So, unless you are proposing supplying us all with a copy of the Pali Canon for our perusal then you will just have to put up with us utilising Access to Insight and other (kindly provided) free and legitimate Dhamma and Dharma sources.
:namaste:

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PostPosted: Fri Jan 11, 2013 9:33 am 
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PS As for Horner, a true pioneer! Unfortunately her translation of the Pali Canon is rather outdated. It suffers (as is to be expected, given it was done during the 1930's-1940's) from a heavy reliance on Abrahamic terminology and concepts. This, unfortunately, leads many times to the texts being a source of confusion rather than insight as they lean towards ideas like the Soul and the Divine. A fantastic attempt nonetheless.

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PostPosted: Fri Jan 11, 2013 9:46 am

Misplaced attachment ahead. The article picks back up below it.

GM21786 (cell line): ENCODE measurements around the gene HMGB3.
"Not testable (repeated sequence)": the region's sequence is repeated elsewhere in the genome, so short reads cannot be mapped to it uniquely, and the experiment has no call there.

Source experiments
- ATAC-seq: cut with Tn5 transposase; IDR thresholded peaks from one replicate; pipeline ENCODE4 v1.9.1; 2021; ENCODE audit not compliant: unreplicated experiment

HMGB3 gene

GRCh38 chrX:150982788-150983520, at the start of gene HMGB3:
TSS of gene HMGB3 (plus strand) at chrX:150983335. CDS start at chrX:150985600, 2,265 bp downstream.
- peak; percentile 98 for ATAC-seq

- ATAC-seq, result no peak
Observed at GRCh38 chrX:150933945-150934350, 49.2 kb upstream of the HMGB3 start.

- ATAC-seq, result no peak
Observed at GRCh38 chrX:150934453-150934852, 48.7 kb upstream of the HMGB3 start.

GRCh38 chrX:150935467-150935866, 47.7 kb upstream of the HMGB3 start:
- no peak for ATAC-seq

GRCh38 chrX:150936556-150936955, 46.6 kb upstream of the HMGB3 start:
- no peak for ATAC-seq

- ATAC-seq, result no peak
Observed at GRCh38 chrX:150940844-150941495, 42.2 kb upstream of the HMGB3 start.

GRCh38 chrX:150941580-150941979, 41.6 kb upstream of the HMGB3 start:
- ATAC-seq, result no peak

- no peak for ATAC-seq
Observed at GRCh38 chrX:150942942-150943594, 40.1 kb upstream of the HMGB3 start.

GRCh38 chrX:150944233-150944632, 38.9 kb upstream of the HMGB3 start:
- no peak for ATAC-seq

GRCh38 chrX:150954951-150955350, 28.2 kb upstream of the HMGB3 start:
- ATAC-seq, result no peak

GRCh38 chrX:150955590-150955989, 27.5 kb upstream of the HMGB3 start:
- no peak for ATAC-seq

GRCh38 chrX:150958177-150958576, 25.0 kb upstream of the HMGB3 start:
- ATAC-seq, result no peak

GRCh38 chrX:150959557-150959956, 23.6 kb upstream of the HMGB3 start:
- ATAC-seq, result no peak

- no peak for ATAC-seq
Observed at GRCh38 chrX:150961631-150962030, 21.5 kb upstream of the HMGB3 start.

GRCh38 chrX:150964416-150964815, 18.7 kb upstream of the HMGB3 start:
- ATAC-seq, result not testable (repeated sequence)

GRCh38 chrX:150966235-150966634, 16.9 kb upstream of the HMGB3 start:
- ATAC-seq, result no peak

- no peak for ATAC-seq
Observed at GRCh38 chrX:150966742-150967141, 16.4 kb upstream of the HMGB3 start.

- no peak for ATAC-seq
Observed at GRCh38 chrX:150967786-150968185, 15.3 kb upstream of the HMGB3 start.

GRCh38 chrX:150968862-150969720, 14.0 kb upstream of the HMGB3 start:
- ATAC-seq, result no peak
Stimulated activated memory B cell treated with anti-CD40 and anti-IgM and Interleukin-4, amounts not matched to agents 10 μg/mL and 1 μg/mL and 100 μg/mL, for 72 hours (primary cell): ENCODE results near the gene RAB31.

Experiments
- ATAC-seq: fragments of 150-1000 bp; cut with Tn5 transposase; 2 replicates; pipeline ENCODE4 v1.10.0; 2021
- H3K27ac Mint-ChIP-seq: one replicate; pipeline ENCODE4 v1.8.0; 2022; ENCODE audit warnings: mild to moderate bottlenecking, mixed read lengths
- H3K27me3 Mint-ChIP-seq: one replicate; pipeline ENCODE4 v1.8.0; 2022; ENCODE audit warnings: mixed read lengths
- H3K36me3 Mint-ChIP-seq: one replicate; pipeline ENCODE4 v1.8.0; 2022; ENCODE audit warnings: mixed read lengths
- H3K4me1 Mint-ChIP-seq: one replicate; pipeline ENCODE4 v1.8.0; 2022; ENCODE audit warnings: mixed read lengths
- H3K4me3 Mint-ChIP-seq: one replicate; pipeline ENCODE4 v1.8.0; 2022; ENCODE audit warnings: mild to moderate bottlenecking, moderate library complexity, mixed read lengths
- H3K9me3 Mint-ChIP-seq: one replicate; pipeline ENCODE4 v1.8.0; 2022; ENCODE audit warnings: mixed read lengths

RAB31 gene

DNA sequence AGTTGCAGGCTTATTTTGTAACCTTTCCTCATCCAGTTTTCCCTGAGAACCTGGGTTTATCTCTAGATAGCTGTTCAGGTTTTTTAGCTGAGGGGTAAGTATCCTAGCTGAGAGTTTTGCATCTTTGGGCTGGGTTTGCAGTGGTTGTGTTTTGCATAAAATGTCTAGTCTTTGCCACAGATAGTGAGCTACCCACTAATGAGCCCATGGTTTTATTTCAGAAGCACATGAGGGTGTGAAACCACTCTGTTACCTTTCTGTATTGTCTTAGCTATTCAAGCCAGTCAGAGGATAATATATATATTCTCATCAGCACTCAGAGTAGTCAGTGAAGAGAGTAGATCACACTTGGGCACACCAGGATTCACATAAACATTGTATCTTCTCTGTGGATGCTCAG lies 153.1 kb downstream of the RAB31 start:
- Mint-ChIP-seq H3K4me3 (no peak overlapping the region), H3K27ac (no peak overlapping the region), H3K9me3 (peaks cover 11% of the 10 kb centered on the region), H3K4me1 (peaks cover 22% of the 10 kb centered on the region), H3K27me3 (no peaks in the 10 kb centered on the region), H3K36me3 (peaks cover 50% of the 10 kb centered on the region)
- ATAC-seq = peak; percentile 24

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songhill wrote:
Accesstoinsight (hereafter ATI), which these days seems to be the goto Buddhist Internet site for cash strapped Buddhists, hosts an incomplete Pali canon.


Not only that, this is by design.

In fact, you'll find the following in their FAQ:

"This website aims to be selective rather than comprehensive. My goal has never been to publish translations of every single one of the Tipitaka's 10,000-plus suttas. What you see here is a selection of suttas that meet three criteria: (1) they are, in my opinion, good translations; (2) I have personally found them useful; and (3) their copyright holders have provided them for free distribution.

There are many other fine translations of important suttas available in print today, and I encourage you to support their continued publication by purchasing copies. Someday, perhaps, these publishers will make those translations available freely to all. Until then, however, we must learn to make do with what we have. Happily, what we already have is pretty darn wonderful.

The same criteria apply to my selection of books, articles, and other materials on the site."


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PostPosted: Fri Jan 11, 2013 4:43 pm 
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Wow! I'm impressed. Most of my friends never even look at one Pali sutra, much less 10,000!

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PostPosted: Fri Jan 11, 2013 6:47 pm